By Kim Inglis
It’s been an interesting year for investors and regardless of headline noise most of the major indices are well into positive territory. Despite this there are still a number of stocks experiencing negative returns on the year so investors who develop a strategy for tax loss selling now can reap dividends later.
Generally speaking, most retail investors conduct tax loss selling during the latter part of November and the first two weeks of December. After taking a hard-nosed look at their portfolios, and deciding which stocks to cut from the lineup, they sell in order to apply the capital losses to their tax returns.
Mutual fund managers also discard their losers. Known as ‘window dressing’, some managers sell their biggest losers so they are not reported as part of the fund’s holdings in year-end reports. According to Credit Suisse, approximately 50% of U.S. mutual funds have a fiscal year end between October and December.
If a large number of retail investors and fund managers conduct tax loss selling in December, it is reasonable to expect some market volatility. Add in the potential for rate hikes in the U.S. and the prospects for volatility appear even greater. This puts investors, who conduct tax loss selling early, in a cash position and able to take advantage of potential buying opportunities before the later sellers can re-enter the markets. They also enjoy the benefit of time to analyze potential purchases, without the distraction of having to focus on tax-loss decisions.
On a year-to-date basis, the S&P/TSX Composite Index is currently weighted more towards the losers than the gainers so there are plenty of tax loss selling candidates. Generally speaking, the ones to watch for tax loss selling volatility tend to be the worst and best performing equities.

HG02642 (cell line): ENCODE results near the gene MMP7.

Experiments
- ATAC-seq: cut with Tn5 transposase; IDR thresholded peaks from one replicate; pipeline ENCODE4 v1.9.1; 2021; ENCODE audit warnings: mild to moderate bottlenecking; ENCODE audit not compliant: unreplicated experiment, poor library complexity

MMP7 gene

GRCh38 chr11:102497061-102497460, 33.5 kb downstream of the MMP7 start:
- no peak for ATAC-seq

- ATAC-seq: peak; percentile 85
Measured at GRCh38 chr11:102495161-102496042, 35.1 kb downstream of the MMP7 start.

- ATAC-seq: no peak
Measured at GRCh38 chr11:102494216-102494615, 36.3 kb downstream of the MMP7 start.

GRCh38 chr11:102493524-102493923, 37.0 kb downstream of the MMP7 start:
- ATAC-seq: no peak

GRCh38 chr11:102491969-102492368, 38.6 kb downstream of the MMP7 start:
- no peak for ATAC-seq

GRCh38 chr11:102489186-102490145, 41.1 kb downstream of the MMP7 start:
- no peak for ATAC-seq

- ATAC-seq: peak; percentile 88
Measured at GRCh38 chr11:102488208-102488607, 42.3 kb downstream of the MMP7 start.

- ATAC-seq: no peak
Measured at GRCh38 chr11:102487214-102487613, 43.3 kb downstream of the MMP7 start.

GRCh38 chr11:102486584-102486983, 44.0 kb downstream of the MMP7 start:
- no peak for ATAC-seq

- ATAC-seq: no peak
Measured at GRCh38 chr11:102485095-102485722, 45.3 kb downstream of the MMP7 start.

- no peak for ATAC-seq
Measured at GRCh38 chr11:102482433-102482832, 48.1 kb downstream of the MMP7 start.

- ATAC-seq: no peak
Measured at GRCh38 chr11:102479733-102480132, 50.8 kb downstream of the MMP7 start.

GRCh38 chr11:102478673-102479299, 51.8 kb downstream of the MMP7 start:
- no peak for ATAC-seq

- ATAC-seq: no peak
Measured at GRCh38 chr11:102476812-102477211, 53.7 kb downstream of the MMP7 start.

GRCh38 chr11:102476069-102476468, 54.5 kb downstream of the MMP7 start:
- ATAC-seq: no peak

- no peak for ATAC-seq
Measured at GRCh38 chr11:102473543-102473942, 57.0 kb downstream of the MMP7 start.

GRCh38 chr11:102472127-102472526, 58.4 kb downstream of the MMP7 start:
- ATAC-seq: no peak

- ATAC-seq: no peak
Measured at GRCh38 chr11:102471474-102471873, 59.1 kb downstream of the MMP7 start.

In order to crystallize a capital loss, investors must abide by superficial loss rules and wait 30 days before repurchasing the investment. Losses in non-registered accounts are applied against current year capital gains. Excess losses are either carried forward or applied to capital gains accrued in the past three years.
There are options for investors who wish to realize losses but still want to maintain exposure. They can buy an exchange-traded fund that is linked to the desired sector, or purchase shares of a similar company.
For instance, an investor who wants to sell shares in Canfor Corp but is still bullish on forestry could purchase the Guggenheim MSCI Global Timber ETF. Alternatively, they could acquire shares of a different forestry company.
Investors who plan on selling an exchange-traded fund (ETF) and then repurchasing in the same asset class should be careful. It is not enough just to replace one ETF with another. Investors must be sure they aren’t selling and purchasing ETFs based on the same index.
A stock that is down shouldn’t be sold just to trigger a loss. It isn’t crystallized as either a winner or a loser until it is sold so, if you believe it will recover, you may want to keep it. There should always be a good reason to part with a stock.
Kim Inglis, CIM, PFP, FCSI, AIFP is a Portfolio Manager with Canaccord Genuity Wealth Management, a division of Canaccord Genuity Corp., Member – Canadian Investor Protection Fund. www.reynoldsinglis.ca. The views in this column are solely those of the author.